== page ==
When I went to bed last night and when I woke up this morning, I heard the reassuring sound of my children breathing in their dreams.

I went in their rooms, kissed their heads, smelled their scents, and walked away comforted.

I am blessed to be free and able to do these things.

I am lucky to live in a country where my life is not threatened, where my children are safe, where we are at peace.

I am fortunate to have never been uprooted, never had to leave all I know and love to find a safe place for my family.


Today, I am troubled, shocked, dismayed, and viscerally enraged when I think of families being separated at the border of another ostensibly safe and free country; the United States of America.  All I can see in my mind are the arms of mothers reaching for children who have been ripped, crying, from their bosoms.  All I can hear are the screams for parents taken to detention without having been given time to say goodbye or comfort their little ones.


While my children slept peacefully with mother and father only a few steps away, thousands of children just like them have been drowning in a sea of uncertainty and fear.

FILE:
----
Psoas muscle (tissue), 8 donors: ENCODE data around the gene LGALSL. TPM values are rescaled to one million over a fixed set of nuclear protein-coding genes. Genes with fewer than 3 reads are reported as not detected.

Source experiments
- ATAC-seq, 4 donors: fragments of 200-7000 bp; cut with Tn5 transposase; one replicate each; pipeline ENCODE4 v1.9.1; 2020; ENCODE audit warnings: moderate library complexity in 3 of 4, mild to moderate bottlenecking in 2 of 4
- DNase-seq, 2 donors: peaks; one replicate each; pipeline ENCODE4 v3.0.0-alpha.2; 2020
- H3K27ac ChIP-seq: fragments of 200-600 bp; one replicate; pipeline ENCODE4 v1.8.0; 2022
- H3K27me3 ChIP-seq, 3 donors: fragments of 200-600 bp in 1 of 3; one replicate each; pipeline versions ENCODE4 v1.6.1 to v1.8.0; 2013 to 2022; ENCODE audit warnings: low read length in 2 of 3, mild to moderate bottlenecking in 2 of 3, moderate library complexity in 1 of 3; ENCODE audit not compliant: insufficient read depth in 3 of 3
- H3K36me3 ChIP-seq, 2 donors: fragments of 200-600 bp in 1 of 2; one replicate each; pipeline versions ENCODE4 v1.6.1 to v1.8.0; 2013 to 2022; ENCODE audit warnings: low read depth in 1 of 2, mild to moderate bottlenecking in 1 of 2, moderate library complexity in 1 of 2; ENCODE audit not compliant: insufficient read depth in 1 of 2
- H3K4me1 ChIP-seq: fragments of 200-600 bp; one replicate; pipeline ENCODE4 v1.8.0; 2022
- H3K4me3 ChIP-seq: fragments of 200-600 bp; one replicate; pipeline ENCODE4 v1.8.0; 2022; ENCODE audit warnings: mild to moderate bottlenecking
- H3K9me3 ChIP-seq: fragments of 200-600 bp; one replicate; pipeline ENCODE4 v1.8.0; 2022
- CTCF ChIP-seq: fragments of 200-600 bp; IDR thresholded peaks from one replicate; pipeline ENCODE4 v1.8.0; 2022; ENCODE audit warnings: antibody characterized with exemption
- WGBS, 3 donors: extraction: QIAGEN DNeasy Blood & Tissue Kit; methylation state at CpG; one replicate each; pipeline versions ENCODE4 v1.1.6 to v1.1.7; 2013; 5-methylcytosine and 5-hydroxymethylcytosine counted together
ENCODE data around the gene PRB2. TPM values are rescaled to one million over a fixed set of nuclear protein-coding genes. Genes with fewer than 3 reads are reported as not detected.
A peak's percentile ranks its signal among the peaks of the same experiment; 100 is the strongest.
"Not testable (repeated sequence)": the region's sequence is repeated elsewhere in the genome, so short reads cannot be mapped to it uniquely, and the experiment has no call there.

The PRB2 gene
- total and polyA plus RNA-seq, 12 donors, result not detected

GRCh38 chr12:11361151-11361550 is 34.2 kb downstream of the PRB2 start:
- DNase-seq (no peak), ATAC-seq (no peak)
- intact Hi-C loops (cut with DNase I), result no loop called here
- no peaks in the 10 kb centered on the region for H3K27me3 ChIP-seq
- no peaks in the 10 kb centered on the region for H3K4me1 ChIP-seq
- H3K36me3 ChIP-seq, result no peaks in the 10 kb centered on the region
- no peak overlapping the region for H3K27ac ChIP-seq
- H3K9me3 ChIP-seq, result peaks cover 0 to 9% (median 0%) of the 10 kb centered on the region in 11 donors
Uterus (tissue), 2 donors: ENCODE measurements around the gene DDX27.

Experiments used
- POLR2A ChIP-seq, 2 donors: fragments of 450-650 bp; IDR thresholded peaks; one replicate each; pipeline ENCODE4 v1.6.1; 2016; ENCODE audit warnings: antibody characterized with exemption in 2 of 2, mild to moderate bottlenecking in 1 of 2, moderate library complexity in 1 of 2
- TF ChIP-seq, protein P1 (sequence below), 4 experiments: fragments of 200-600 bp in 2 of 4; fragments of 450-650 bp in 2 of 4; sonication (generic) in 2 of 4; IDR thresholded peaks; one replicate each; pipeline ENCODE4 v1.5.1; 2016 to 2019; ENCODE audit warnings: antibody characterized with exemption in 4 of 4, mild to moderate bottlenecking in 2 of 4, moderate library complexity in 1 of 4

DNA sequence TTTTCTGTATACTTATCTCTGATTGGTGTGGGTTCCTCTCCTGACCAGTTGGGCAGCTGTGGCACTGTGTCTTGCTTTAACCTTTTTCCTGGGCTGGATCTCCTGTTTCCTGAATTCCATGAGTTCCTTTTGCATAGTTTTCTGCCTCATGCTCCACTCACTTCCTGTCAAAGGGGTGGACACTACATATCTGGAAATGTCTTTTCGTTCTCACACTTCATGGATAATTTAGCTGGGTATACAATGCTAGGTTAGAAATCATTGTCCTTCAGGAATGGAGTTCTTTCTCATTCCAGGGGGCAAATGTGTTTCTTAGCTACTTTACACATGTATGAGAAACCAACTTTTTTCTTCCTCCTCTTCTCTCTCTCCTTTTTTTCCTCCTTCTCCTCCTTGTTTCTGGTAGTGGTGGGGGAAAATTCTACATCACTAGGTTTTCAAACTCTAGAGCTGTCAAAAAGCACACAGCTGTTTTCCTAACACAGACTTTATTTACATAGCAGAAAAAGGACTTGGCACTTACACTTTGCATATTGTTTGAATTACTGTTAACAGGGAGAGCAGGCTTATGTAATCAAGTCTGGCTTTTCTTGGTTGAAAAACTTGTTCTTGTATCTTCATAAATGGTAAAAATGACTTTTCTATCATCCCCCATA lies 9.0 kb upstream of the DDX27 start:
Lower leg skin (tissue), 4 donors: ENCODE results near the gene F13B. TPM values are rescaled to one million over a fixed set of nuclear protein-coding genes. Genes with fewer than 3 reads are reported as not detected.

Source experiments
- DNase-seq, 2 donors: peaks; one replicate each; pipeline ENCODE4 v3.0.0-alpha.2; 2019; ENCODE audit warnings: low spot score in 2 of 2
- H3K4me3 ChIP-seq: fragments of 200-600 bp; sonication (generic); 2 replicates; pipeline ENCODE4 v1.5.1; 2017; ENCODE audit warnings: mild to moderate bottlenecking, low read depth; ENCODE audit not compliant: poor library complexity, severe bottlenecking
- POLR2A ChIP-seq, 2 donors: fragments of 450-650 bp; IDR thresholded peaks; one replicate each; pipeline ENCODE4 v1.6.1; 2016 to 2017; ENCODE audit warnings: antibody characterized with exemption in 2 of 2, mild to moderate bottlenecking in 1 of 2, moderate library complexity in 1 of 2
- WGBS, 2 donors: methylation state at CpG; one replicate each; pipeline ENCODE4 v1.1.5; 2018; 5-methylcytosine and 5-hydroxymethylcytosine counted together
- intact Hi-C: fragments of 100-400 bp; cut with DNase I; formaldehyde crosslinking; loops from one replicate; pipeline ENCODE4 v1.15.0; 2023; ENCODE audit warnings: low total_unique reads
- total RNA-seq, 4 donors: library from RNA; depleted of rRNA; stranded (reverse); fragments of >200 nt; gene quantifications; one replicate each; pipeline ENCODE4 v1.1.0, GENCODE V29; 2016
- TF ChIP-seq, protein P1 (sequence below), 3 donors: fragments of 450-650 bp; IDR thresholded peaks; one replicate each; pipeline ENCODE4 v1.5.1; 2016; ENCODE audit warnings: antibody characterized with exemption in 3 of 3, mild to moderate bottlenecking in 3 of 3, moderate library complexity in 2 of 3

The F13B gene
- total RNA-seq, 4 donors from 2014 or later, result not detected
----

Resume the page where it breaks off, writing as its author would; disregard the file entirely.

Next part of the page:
My heart breaks to imagine the tiny child lying in a strange room, in a strange cot, surrounded by strangers and a strange language.  I wonder how my three year old boy would cope, without the parents he so depends on and loves.  I can hardly do it, visualize that pain, without feeling my soul slashed within me.  To consider my eight year old daughter, alone, at risk, in danger, spins my mind in ways I would rather not go.


And what about the parents?


If I were suddenly faced with my children being dragged off, crying for me, with no way of knowing what happened to them or if I would ever see them again, I’m not sure how I would survive.  We are talking about the children, and their trauma, but let’s also consider that their parents (who are only trying to find better lives for their families) are going through a different but equal trauma.  Who will soothe their pain?


Today, I find myself a part of a movement of people of equal minds, equal wills, who are trying to make a change for good.


Let us hope, pray and wish that these families will be reunited and that the pain they have suffered will eventually be calmed.


And let us also hope, pray and wish that enough of humanity will continue to take a stand against evil, so that we are not thrown backwards in a wormhole of time to another place, another face, another monster long dead.  Let us not repeat history; let us forge anew a world where children are safe with their parents and no one fears that their safe haven will be instead hell on earth.

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